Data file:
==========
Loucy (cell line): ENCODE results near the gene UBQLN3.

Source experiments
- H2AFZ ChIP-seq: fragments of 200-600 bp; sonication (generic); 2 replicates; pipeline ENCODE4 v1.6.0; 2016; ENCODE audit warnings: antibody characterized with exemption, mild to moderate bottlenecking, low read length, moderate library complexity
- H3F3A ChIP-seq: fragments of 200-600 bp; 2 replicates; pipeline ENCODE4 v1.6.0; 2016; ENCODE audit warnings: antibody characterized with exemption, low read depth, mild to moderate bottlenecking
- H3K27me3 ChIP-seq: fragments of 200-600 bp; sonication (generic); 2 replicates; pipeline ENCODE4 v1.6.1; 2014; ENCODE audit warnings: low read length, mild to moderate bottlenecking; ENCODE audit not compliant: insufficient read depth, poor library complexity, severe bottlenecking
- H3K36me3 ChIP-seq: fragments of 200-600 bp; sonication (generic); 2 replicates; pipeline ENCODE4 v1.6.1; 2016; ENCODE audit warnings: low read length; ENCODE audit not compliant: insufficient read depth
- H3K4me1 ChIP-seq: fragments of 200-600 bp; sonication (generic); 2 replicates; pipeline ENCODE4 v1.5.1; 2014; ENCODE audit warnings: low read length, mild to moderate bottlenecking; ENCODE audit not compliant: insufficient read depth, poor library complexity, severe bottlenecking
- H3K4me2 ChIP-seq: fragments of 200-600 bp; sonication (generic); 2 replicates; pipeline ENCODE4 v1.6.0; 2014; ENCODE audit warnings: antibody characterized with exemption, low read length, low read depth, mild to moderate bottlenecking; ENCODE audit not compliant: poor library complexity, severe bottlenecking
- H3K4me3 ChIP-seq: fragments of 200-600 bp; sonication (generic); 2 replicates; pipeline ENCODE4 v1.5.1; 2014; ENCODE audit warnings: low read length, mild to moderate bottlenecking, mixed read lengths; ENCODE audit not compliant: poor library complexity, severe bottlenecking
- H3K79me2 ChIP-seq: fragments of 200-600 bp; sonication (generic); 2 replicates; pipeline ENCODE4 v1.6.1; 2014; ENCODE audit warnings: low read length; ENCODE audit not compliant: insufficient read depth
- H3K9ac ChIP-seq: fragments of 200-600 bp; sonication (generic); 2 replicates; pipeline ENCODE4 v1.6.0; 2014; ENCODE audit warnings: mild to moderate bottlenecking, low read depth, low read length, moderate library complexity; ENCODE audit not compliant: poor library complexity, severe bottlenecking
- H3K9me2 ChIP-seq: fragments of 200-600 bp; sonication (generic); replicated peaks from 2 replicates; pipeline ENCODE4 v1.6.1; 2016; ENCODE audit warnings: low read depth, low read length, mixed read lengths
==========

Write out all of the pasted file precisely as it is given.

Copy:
Loucy (cell line): ENCODE results near the gene UBQLN3.

Source experiments
- H2AFZ ChIP-seq: fragments of 200-600 bp; sonication (generic); 2 replicates; pipeline ENCODE4 v1.6.0; 2016; ENCODE audit warnings: antibody characterized with exemption, mild to moderate bottlenecking, low read length, moderate library complexity
- H3F3A ChIP-seq: fragments of 200-600 bp; 2 replicates; pipeline ENCODE4 v1.6.0; 2016; ENCODE audit warnings: antibody characterized with exemption, low read depth, mild to moderate bottlenecking
- H3K27me3 ChIP-seq: fragments of 200-600 bp; sonication (generic); 2 replicates; pipeline ENCODE4 v1.6.1; 2014; ENCODE audit warnings: low read length, mild to moderate bottlenecking; ENCODE audit not compliant: insufficient read depth, poor library complexity, severe bottlenecking
- H3K36me3 ChIP-seq: fragments of 200-600 bp; sonication (generic); 2 replicates; pipeline ENCODE4 v1.6.1; 2016; ENCODE audit warnings: low read length; ENCODE audit not compliant: insufficient read depth
- H3K4me1 ChIP-seq: fragments of 200-600 bp; sonication (generic); 2 replicates; pipeline ENCODE4 v1.5.1; 2014; ENCODE audit warnings: low read length, mild to moderate bottlenecking; ENCODE audit not compliant: insufficient read depth, poor library complexity, severe bottlenecking
- H3K4me2 ChIP-seq: fragments of 200-600 bp; sonication (generic); 2 replicates; pipeline ENCODE4 v1.6.0; 2014; ENCODE audit warnings: antibody characterized with exemption, low read length, low read depth, mild to moderate bottlenecking; ENCODE audit not compliant: poor library complexity, severe bottlenecking
- H3K4me3 ChIP-seq: fragments of 200-600 bp; sonication (generic); 2 replicates; pipeline ENCODE4 v1.5.1; 2014; ENCODE audit warnings: low read length, mild to moderate bottlenecking, mixed read lengths; ENCODE audit not compliant: poor library complexity, severe bottlenecking
- H3K79me2 ChIP-seq: fragments of 200-600 bp; sonication (generic); 2 replicates; pipeline ENCODE4 v1.6.1; 2014; ENCODE audit warnings: low read length; ENCODE audit not compliant: insufficient read depth
- H3K9ac ChIP-seq: fragments of 200-600 bp; sonication (generic); 2 replicates; pipeline ENCODE4 v1.6.0; 2014; ENCODE audit warnings: mild to moderate bottlenecking, low read depth, low read length, moderate library complexity; ENCODE audit not compliant: poor library complexity, severe bottlenecking
- H3K9me2 ChIP-seq: fragments of 200-600 bp; sonication (generic); replicated peaks from 2 replicates; pipeline ENCODE4 v1.6.1; 2016; ENCODE audit warnings: low read depth, low read length, mixed read lengths